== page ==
The paper by Shah and Wainright outlines a very simple method for estimating the top \(k\) of \(n\) participants when the contests include exactly two participants each. If I am reading it correctly, you take the average number of observed wins for each contestant, then grab the top \(k\). They prove that this algorithm is optimal under certain conditions. This seems to me like an ideal outcome for a research result: the algorithm is dead simple, and people have likely been using it for years, while the proof is somewhat intricate. Unfortunately, it does not seem straightforward to generalize the algorithm to the case where there are covariates, or 'features' about the various contestants, nor necessarily to the case of multiple contestants in a given contest. The Bradley-Terry model, on the other hand, is readily adaptable to these modifications.

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Using vim as an IDE

Tue 29 December 2015 by Steven E. Pav

For a number of years now, I have been using vim as a lightweight IDE. The ecosystem of vim addons is rich. There are numerous plugins for creating tags to navigate a project, browse files in directories, highlight syntax and so on. What really makes it an IDE is the ability to execute code within the context of vim. I realize this probably sounds 'charming' to disciples of that other text editor, but it might seem like an unnatural urge to my vim correligionists. The piece that glues it all together is vim-conque. The easiest way to get conque in ubuntu is via apt as follows:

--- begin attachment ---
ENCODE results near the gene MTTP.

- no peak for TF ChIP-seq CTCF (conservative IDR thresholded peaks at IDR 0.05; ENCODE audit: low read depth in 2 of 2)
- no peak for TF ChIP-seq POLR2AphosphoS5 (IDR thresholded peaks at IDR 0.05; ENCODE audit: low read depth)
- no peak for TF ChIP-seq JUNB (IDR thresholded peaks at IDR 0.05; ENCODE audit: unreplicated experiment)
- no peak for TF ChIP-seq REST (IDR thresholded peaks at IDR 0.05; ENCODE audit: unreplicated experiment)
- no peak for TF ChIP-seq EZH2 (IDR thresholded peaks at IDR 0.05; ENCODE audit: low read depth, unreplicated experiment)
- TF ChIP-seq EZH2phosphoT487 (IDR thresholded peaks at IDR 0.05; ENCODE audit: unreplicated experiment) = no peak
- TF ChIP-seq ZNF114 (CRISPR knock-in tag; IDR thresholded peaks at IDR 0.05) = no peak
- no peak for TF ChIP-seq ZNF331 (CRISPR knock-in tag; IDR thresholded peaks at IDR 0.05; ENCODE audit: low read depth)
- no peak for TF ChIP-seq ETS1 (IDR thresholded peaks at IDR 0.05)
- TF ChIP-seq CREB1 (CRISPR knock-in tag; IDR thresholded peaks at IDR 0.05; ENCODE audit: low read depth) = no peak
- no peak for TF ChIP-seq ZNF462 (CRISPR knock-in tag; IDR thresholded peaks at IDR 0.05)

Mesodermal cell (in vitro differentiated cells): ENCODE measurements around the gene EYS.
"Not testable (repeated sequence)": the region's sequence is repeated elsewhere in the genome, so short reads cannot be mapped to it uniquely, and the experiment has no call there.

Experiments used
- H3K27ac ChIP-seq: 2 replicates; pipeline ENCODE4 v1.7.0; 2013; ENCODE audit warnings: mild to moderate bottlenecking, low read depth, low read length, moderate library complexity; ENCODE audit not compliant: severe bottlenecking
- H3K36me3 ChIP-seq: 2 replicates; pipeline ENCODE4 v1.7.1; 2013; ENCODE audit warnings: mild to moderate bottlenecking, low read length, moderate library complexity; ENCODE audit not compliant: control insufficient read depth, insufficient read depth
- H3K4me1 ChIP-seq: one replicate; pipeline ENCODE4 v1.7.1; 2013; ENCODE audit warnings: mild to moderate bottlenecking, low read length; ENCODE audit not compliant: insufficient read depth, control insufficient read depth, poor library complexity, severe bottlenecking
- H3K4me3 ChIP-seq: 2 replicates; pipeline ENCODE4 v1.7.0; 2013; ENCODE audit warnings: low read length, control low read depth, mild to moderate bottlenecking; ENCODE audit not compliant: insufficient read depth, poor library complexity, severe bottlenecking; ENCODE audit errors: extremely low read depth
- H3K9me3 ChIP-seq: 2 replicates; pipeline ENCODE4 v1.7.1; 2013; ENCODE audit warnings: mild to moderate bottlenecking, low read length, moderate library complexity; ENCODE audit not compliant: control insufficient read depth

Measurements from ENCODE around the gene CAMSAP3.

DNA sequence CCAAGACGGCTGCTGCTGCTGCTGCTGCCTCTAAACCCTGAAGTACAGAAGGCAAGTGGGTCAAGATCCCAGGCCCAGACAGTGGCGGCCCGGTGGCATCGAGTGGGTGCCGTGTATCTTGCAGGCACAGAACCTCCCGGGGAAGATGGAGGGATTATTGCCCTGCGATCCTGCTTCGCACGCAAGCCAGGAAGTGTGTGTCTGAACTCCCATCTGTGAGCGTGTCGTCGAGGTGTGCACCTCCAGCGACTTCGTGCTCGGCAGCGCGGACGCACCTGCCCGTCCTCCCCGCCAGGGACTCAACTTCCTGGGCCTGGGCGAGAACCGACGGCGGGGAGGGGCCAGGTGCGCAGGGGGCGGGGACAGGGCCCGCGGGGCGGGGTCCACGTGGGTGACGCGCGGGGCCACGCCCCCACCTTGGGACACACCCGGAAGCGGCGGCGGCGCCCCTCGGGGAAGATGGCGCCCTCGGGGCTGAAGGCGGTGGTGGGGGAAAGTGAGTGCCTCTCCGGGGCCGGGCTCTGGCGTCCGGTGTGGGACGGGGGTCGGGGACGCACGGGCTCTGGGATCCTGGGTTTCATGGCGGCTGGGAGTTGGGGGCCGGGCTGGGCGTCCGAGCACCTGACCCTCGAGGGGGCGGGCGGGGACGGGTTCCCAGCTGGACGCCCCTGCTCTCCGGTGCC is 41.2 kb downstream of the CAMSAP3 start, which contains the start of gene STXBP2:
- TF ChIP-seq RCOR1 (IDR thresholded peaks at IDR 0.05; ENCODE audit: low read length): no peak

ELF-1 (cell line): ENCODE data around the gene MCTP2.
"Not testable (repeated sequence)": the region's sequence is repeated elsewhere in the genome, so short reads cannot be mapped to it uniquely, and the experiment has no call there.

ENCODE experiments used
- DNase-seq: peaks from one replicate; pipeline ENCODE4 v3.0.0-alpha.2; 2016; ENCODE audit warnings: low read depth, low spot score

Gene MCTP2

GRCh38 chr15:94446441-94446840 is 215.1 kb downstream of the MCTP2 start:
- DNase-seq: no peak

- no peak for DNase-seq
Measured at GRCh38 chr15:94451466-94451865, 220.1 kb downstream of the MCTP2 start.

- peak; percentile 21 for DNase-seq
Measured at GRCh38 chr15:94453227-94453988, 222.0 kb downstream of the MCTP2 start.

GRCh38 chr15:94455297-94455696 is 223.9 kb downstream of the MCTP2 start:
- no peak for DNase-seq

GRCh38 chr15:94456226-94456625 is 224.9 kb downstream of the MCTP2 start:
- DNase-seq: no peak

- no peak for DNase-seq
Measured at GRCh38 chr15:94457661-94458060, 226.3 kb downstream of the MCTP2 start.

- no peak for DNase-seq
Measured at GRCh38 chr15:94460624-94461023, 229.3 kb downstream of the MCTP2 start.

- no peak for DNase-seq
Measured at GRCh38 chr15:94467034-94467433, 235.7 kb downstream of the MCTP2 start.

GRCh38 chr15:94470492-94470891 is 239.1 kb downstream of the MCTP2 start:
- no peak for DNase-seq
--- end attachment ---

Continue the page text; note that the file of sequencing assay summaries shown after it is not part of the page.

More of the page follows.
sudo apt-get install vim-addon-manager vim-conque
sudo vim-addons -w install conqueterm

The skinny on using conque is that you can visual-select code that you are editing, hit <F9>, and it will be transfered to the execution window, newlines and all. So you can test out code while you are writing it. You can also work the other way, testing out code in a REPL, then, when it is working as expected, escape insert mode in the REPL, yank the working code to a register, and copy it into the file you are working on.

Dockerfile or it didn't happen!

This kind of advice is a bit abstract, so I put a working example on github and dockerhub. You can run it yourself via docker:

# this might take a little while to download
docker pull shabbychef/vim-conque
docker run --rm -it shabbychef/vim-conque

This will feel a bit odd: when you run the last command, you are in vim, but you are in vim in a docker container. When you terminate, your changes will not be saved (this is the --rm flag). Directions are given in the file on how to start conque with a screen …